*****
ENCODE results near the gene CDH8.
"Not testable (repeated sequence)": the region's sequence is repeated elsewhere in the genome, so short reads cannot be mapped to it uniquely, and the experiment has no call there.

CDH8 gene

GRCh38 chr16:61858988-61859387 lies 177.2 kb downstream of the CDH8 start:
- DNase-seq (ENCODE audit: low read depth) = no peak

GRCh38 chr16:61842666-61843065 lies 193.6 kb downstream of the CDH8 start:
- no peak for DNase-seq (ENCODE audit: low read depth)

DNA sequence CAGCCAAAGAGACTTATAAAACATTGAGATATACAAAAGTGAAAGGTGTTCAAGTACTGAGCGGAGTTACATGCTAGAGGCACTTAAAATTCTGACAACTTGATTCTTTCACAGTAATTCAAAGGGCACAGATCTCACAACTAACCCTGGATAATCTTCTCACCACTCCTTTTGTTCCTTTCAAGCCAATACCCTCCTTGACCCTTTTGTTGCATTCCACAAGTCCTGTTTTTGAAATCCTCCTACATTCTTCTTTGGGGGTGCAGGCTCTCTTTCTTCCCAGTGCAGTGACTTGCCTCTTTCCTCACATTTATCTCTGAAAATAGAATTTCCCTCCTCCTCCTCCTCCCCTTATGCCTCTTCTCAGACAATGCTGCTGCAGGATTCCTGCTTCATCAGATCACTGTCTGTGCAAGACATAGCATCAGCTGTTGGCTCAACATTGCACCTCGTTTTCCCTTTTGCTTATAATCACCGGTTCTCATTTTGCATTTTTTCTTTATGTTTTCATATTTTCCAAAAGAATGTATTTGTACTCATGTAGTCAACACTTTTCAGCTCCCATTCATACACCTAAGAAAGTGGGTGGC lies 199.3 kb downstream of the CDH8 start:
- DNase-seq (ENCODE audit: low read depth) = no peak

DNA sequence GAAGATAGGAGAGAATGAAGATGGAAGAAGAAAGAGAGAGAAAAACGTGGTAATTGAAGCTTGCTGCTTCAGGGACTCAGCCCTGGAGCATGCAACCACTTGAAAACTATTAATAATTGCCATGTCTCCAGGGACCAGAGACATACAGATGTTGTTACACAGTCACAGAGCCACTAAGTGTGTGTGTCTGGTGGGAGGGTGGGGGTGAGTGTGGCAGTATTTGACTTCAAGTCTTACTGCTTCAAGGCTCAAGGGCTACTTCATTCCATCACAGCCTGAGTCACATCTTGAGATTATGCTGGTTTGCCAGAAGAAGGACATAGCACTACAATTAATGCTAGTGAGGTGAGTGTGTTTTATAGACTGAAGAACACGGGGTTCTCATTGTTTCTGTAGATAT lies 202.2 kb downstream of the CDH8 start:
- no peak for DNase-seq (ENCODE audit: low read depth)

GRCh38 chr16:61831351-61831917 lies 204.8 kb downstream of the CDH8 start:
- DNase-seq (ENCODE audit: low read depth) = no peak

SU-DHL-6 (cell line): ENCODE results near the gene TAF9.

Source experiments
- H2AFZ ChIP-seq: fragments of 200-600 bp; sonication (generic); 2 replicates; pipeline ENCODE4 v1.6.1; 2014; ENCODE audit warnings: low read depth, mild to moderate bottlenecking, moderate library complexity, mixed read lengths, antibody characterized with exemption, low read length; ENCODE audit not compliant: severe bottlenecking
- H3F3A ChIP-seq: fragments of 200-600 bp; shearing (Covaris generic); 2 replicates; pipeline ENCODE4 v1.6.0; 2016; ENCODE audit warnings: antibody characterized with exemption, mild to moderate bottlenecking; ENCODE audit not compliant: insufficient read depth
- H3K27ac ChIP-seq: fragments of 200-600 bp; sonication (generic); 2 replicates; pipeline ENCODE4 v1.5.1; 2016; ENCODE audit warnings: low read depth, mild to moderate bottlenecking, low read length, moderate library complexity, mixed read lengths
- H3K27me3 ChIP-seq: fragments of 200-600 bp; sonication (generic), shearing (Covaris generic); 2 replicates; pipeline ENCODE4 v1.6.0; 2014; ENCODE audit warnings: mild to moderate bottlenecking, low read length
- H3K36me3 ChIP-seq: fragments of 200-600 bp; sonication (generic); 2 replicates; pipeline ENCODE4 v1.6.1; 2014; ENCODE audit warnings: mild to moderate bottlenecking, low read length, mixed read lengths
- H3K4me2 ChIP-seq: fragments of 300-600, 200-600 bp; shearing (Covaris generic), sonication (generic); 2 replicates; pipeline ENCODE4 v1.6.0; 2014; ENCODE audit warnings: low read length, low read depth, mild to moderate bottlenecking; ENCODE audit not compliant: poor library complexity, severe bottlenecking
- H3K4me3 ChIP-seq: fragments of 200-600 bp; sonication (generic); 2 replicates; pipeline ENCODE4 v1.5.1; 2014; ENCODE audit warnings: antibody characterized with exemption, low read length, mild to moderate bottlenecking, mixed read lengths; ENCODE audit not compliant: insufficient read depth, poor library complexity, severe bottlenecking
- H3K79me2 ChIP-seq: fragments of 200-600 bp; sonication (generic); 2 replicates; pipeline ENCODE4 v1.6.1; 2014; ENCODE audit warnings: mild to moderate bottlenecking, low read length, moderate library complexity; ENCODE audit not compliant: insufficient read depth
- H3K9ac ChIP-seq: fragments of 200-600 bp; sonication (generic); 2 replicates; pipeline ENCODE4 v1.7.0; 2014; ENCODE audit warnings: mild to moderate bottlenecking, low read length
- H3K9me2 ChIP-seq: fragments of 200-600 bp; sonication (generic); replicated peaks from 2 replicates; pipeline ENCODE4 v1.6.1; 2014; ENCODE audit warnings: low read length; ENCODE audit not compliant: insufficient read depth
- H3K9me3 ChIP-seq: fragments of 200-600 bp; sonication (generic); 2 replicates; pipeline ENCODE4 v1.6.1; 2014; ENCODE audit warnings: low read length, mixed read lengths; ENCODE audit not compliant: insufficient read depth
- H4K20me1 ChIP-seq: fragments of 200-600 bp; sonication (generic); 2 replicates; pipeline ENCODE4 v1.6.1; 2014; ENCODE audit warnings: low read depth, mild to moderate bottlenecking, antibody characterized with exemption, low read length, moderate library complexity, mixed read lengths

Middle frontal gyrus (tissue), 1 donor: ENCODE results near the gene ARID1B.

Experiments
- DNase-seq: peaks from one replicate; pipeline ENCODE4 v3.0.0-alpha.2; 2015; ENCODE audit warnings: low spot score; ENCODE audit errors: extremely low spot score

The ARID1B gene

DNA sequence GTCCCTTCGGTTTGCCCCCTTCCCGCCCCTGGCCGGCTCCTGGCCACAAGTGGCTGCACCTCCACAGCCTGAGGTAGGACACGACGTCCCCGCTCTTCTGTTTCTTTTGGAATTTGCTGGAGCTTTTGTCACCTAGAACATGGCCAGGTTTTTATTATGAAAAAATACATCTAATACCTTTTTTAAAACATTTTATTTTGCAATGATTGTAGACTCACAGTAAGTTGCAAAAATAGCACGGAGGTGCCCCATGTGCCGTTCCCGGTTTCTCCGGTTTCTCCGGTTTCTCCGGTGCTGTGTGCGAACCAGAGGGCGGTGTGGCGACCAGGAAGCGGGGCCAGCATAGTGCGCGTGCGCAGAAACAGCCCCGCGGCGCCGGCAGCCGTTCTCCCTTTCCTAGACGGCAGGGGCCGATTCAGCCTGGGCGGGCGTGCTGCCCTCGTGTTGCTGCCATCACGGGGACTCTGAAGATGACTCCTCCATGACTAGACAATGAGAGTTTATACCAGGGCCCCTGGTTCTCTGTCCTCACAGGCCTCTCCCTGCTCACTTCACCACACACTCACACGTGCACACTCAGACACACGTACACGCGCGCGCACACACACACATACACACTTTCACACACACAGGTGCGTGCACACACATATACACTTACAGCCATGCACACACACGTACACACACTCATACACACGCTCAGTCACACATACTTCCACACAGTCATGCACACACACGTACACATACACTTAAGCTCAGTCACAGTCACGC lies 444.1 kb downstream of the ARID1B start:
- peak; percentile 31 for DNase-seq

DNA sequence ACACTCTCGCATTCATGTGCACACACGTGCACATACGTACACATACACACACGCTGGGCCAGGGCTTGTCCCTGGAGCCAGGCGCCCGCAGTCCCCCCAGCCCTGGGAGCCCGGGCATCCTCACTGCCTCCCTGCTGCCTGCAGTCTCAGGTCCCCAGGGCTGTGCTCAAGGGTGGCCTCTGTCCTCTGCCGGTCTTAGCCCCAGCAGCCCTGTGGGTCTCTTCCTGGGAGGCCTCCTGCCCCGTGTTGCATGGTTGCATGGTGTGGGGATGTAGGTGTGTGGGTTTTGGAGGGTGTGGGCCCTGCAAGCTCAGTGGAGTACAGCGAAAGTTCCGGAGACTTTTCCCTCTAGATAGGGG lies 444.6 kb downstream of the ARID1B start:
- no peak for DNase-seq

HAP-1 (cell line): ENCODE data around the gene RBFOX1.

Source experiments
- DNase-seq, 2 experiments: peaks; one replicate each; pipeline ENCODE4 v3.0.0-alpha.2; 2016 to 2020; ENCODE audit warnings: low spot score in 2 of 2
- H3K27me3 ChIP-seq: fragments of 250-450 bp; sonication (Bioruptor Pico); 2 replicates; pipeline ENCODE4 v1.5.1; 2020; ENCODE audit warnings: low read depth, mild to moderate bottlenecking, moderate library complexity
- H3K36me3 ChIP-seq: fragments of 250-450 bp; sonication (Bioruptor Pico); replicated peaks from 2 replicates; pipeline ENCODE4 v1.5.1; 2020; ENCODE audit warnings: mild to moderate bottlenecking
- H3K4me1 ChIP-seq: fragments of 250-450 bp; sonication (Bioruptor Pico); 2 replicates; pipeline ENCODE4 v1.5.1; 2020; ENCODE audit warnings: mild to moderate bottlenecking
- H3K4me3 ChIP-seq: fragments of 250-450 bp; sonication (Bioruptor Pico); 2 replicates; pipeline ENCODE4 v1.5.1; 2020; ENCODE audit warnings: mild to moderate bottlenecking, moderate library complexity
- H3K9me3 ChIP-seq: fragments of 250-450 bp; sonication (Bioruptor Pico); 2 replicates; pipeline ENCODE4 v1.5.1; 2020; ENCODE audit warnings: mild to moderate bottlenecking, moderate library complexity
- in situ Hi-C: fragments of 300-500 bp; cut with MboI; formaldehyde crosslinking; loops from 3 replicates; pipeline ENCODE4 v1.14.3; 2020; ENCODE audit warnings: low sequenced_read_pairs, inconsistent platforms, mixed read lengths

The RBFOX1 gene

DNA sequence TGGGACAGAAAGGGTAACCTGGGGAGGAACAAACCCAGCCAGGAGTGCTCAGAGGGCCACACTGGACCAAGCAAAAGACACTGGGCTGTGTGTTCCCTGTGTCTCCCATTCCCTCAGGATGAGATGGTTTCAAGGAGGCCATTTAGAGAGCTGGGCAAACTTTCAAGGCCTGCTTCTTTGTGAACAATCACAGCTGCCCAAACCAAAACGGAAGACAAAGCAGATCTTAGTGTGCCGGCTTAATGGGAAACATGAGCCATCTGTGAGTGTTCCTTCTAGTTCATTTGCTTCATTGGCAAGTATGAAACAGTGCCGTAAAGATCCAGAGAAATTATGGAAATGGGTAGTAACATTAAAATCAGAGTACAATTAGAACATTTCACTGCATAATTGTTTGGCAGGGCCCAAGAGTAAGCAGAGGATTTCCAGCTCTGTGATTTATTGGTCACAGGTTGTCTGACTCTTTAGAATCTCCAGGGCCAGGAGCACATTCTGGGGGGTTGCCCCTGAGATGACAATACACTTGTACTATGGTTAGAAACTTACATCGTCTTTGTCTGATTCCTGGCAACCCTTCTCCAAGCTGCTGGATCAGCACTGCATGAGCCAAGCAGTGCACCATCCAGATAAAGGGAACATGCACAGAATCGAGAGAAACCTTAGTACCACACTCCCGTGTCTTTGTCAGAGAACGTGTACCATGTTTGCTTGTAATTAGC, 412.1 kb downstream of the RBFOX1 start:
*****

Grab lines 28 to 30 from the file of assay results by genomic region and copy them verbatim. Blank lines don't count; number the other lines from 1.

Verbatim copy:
Middle frontal gyrus (tissue), 1 donor: ENCODE results near the gene ARID1B.

Experiments
- DNase-seq: peaks from one replicate; pipeline ENCODE4 v3.0.0-alpha.2; 2015; ENCODE audit warnings: low spot score; ENCODE audit errors: extremely low spot score